Meltdown? Run for your lives!
Panic! Calamity! Action stations! Yes, the first big security scare of 2018 has arrived and it sounds apocalyptic. Prepare for the worst, folks. Because the newest, horriblest computer flaws are here.
They are suitably named: 'Meltdown' and 'Spectre'.
Are you still sitting down reading this? If so, what are you doing? Why aren't you rushing to search for an online patch for your laptop or phone?
Oh, I see - you want to see how it settles. Maybe it'll all be grand if you just sit and do nothing?
I can't really blame you.
Every week we're told of a new bug, virus, piece of malware or exploit that is set to change computing as we know it. Depending on which story you pick over the last year, your computer is all set to sell you out to the Chinese, get locked up for bitcoin or become part of an online bot army.
Neither can I blame you for casting a sceptical eye over some of the coverage that we in the media give this type of topic.
I say this as someone who writes fairly regularly about it: as an industry, we pump out an unsteady mixture of responsible reporting and hyped-up terror pieces.
For instance, it's hard to know which of these Friday's front page of the Financial Times was, where its 'splash' report headline warned companies to replace all their computers "or risk a Spectre attack".
All of them, FT?
In Ireland alone, that would cost well over €1bn. How much would it cost UK or EU businesses?
The FT, as well as everyone else, knows that this wholesale replacement of PCs is completely unfeasible and won't be happening. But a line in an advisory notice from a US college (the Carnegie Mellon University) said that "the only way" to fully remove the vulnerability was by replacing hardware. So that, together with plenty of enthusiastic doomsdaying comments from IT security consultants, creates a front page to scare the bejesus out of its corporate readers.
Lest readers think I'm being snotty here, that is not the intention. We're all a little guilty of this.
Part of the issue is that many IT security experts, upon whom we invariably lean for guidance and direction, sometimes have a vested interest in people being worried. Concern generates business for them. The doomier the prognosis, the boomier it could be for their sales leads.
It's the same with surveys that inform us how bad our lack of preparedness is against IT security malware. Mostly (though not always) they are undertaken by companies with a vested interest in getting you to buy an IT security product, service or consultancy contract.
Even the most credible, highly-decorated practitioners in the industry have some commercial upside from heightened tension over IT security fears.
(I have written this before and been taken up on it by some IT security professionals, who say this is too cynical an interpretation. They say that while IT security news events do bring business to them, it should be regarded as proper, constructive awareness rather than cheap fear-mongering. I accept the point, but still think there's an issue.)
Don't get me wrong, here. This doesn't quite mean that the Meltdown and Spectre computer flaws we're all reporting on don't deserve attention.
To be clear, they absolutely do. Apple, for instance, never issues public guidance on issues that aren't deadly serious. On Friday, it took the rare action of putting out an advisory notice on Meltdown and Spectre, confirming that they could potentially affect iPhones and iPads, as well as Macs. (The company said that Apple Watch devices aren't in the line of fire for the moment, but that it would probably include protection anyway in future updates to WatchOS.) Even this fact alone represents quite an event. Remember the basic tenet of computers we've gotten used to over the last 20 years, that "Apple devices don't get viruses"? It turns out they might.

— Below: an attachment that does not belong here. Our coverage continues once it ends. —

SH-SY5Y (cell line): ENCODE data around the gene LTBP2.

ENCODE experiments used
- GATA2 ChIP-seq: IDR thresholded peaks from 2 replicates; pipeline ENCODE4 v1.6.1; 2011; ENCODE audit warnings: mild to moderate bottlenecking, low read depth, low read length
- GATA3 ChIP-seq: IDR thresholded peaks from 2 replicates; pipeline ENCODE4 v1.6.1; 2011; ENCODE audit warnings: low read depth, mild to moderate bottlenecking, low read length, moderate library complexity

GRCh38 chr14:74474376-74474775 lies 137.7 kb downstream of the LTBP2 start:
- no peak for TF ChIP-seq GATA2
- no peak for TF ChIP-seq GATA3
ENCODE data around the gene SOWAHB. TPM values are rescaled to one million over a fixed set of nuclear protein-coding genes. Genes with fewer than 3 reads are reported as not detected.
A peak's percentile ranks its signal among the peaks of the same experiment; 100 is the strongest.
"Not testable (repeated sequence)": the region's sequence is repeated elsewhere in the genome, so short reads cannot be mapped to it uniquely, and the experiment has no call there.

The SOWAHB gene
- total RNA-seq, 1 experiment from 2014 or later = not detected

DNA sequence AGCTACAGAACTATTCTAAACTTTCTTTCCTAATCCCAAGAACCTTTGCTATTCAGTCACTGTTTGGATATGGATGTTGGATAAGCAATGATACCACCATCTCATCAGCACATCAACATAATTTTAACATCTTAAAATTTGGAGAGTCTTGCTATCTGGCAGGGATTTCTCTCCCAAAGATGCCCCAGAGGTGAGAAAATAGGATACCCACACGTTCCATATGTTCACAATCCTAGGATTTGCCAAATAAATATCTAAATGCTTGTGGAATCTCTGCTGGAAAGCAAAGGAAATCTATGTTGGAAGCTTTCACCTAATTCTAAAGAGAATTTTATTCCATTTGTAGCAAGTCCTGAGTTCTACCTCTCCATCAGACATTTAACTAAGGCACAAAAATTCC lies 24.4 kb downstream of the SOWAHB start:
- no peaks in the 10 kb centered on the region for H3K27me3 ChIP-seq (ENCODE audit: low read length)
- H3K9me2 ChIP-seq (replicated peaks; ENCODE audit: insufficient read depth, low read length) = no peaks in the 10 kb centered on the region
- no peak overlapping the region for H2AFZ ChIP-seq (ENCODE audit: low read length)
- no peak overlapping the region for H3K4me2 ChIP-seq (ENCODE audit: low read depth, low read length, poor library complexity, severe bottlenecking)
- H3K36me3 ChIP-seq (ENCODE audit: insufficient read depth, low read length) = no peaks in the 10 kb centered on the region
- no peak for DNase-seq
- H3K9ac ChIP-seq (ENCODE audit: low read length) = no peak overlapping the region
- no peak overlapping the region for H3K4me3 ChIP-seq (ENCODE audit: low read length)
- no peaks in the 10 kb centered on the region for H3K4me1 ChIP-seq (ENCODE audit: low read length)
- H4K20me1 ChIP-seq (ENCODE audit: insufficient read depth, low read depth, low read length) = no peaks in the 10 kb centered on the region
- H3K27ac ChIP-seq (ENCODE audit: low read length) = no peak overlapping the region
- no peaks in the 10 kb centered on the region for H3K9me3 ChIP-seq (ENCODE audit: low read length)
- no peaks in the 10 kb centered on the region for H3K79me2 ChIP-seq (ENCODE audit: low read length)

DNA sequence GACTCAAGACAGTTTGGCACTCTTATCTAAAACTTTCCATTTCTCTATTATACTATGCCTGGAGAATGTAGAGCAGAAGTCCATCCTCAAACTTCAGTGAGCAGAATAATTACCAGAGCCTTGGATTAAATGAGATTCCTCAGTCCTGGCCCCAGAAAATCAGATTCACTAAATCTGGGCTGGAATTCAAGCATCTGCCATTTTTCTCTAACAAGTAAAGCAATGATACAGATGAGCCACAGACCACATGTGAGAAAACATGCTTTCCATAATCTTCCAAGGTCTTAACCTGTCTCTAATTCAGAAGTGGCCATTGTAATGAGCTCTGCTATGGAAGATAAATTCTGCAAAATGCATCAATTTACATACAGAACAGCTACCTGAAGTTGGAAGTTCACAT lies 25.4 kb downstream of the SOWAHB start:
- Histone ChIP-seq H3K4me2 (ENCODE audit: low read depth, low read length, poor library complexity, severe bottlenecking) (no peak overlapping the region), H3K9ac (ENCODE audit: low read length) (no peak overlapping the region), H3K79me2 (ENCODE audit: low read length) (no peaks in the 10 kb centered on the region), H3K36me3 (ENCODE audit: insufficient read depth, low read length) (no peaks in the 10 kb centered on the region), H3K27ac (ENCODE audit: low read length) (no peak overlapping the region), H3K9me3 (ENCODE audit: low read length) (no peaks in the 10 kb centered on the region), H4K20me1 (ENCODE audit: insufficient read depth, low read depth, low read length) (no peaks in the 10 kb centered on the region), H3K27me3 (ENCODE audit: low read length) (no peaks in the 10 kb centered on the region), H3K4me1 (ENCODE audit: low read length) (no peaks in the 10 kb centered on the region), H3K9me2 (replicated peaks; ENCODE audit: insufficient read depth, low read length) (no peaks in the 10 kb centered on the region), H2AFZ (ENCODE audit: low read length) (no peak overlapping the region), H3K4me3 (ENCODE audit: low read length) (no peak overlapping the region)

So regardless of those who are, once again, catastrophising on an IT security worry, the Meltdown and Spectre 'flaws' are certainly worthy of discussion and, probably, some action.
That can largely be summed up as follows: update your stuff. You know all of those pop-ups from your Windows or Mac laptop, or your iPad or iPhone, telling you that the new release is ready to be installed?
Stop telling yourself you'll do it some other time when you're not busy. Do it right now.
This goes double if you're one of those who skipped an OS generation, such as not bothering to upgrade from Windows 7 to Windows 10 or from Mac OS Yosemite or El Capitan to High Sierra. Seriously, do that as soon as you can. It's a generally-observed principle that big companies such as Microsoft and Apple prioritise safety implementation for the most modern versions of their systems.
And yes, that does mean that if you're one of the holdouts who stubbornly still uses something ridiculously outdated such as Windows XP, you are sort of asking for it. At the risk of sounding like one of the sirens I lampooned above, you're genuinely living dangerously with Windows XP or similar old, unpatched, unsupported computer systems.
The kicker is that with new rules on data breach disclosure coming in later this year, you may not get away with keeping any problems you experience on work computers secret. Yes, the General Data Protection Regulation (GDPR) rules are lurking behind this whole process, as they will many issues you may not have thought them applying to. So if you have a bunch of vulnerable work PCs that cede customer information out into the wild because you didn't secure them, that's a paddling. Or, to be more precise, up to €20m (or 4pc in turnover) as a fine from the Data Protection Commissioner.
But here I am, reverting to Scaremaster General again.
You see? It's built in.
In conclusion: protect yourself. But don't have to throw out all your existing PCs.
Sunday Indo Business